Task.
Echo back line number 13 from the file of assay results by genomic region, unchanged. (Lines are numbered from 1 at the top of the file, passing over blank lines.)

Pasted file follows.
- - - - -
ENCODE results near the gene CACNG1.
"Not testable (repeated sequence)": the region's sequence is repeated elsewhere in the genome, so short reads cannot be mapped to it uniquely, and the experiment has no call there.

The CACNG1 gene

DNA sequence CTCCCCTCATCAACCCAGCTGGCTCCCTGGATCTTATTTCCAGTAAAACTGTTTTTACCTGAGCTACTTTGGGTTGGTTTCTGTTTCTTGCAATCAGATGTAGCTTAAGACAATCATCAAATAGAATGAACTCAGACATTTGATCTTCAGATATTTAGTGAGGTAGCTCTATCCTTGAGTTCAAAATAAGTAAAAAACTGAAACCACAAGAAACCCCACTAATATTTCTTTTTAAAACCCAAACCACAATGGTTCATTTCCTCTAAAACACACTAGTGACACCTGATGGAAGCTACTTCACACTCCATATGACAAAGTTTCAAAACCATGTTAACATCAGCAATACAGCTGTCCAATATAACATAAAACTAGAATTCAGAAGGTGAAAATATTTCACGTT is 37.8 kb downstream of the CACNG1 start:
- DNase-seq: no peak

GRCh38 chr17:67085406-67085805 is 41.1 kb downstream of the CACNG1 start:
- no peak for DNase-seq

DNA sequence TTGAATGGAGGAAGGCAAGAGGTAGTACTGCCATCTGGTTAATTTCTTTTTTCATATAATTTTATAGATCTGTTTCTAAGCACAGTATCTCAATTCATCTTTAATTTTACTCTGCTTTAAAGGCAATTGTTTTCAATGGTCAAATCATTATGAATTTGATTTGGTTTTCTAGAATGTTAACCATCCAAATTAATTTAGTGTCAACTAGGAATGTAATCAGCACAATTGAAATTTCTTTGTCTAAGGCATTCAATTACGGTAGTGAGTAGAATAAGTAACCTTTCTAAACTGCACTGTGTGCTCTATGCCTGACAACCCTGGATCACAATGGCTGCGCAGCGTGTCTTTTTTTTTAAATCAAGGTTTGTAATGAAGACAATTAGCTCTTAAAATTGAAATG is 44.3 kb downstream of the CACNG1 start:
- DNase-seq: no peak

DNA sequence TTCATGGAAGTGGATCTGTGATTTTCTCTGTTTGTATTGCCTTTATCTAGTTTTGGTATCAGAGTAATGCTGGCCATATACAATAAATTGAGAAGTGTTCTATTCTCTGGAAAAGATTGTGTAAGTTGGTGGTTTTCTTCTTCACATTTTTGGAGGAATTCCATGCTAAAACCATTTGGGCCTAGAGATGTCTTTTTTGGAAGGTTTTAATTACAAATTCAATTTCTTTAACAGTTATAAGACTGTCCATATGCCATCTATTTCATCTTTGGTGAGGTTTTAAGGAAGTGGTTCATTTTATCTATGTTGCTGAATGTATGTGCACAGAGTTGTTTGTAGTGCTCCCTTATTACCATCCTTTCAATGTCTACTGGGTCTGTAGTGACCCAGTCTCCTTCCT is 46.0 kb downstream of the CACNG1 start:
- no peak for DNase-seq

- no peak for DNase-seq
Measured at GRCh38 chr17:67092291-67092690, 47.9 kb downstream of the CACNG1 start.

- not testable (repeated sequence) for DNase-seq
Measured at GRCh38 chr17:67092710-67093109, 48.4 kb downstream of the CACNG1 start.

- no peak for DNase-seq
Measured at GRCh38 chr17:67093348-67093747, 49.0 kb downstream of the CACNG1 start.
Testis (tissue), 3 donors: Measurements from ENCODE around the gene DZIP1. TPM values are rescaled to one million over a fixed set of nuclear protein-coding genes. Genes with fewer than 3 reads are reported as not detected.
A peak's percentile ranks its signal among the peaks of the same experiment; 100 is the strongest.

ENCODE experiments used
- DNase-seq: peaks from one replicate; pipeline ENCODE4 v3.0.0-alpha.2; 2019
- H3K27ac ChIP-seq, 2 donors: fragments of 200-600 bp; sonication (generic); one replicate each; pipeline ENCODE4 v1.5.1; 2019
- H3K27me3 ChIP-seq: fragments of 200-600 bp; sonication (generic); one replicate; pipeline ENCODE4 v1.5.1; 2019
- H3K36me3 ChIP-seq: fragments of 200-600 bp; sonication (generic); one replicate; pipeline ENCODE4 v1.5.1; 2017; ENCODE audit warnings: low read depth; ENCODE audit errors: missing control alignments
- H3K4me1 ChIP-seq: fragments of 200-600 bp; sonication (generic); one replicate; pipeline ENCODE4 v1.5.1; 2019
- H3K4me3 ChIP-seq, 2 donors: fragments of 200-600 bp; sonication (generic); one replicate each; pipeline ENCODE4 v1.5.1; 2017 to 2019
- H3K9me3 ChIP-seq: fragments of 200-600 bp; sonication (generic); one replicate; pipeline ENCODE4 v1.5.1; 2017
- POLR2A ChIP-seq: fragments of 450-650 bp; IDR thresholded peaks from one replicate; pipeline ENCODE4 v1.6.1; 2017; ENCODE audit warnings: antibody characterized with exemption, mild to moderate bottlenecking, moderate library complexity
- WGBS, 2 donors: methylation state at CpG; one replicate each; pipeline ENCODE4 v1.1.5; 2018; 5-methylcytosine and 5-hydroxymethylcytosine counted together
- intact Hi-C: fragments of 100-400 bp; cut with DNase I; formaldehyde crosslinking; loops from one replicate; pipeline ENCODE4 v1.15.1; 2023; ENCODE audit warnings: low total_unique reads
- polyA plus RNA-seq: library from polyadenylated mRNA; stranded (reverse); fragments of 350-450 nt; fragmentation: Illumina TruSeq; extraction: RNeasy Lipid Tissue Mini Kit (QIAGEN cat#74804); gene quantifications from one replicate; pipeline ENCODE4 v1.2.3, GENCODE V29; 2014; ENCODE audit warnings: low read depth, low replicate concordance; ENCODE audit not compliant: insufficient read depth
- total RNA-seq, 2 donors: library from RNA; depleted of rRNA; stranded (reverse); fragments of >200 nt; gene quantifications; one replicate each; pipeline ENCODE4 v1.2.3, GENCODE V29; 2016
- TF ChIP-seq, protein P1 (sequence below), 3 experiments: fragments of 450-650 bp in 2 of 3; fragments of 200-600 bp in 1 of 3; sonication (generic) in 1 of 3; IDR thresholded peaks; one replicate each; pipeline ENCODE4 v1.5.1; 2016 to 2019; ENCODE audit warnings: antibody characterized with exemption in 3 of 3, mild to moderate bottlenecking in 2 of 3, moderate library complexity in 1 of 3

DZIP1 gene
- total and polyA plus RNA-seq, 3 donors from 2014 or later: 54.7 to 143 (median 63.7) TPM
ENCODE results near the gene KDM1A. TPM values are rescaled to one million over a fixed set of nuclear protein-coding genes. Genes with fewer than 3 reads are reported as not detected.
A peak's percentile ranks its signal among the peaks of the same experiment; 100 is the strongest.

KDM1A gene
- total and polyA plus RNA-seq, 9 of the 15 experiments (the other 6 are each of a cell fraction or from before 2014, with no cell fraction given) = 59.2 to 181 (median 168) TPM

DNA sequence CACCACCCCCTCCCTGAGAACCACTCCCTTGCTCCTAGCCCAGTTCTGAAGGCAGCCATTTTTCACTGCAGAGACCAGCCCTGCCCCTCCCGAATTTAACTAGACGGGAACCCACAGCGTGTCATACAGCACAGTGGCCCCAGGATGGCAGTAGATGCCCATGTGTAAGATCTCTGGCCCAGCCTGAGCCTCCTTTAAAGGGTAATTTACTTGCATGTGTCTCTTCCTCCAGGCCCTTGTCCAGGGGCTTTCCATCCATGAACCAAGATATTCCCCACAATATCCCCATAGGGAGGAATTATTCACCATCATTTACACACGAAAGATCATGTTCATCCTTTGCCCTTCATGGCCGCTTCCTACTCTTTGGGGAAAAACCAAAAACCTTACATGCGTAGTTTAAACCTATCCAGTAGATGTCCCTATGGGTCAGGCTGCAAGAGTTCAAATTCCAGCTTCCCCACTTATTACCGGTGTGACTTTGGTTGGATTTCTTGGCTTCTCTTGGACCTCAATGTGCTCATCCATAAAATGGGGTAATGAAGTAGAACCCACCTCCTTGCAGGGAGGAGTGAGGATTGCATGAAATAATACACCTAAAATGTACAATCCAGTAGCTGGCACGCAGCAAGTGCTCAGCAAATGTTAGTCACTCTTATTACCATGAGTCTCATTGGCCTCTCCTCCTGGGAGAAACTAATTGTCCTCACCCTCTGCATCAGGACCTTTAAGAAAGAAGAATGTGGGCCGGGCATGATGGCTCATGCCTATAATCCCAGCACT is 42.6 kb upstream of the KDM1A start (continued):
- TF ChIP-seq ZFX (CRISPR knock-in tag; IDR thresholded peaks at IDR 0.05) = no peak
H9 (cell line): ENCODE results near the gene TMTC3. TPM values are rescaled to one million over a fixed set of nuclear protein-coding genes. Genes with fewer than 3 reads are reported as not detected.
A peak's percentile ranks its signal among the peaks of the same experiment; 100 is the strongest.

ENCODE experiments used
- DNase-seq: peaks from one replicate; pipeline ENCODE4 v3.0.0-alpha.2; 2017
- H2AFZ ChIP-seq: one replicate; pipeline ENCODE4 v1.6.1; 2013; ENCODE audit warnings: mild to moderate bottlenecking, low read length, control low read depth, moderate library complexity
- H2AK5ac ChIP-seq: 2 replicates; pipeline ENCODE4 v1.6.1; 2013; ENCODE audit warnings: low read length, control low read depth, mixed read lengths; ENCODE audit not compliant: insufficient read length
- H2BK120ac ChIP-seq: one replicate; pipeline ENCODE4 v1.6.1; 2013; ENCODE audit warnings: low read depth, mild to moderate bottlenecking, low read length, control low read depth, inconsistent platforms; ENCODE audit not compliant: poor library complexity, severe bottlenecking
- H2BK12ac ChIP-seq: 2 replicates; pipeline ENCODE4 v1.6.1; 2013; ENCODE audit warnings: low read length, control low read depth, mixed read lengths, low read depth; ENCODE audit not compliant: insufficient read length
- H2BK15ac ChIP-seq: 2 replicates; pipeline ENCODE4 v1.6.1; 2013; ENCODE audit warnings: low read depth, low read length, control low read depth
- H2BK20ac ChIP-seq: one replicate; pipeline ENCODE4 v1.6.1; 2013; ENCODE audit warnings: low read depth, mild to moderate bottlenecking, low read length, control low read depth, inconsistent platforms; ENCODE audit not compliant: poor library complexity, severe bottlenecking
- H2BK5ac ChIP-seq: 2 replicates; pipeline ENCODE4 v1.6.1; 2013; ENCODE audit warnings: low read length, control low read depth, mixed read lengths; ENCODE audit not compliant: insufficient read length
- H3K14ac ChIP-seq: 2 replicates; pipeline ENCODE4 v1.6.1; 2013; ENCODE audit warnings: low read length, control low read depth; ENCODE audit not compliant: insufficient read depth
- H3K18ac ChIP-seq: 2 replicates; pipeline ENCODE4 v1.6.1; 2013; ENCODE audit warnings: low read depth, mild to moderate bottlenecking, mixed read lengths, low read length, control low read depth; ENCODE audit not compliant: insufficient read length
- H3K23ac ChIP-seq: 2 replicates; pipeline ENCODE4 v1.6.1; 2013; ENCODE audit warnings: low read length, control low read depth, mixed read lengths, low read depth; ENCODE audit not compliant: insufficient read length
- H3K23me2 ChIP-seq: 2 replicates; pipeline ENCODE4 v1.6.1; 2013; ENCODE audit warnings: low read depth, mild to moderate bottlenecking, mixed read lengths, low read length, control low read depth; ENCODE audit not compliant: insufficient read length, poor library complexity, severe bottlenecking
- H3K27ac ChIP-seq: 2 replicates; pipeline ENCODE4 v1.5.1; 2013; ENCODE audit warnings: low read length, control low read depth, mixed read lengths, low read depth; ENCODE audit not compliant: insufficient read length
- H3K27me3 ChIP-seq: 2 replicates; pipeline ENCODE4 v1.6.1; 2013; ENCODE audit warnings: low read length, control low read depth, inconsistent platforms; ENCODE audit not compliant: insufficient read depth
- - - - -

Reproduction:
Measured at GRCh38 chr17:67092291-67092690, 47.9 kb downstream of the CACNG1 start.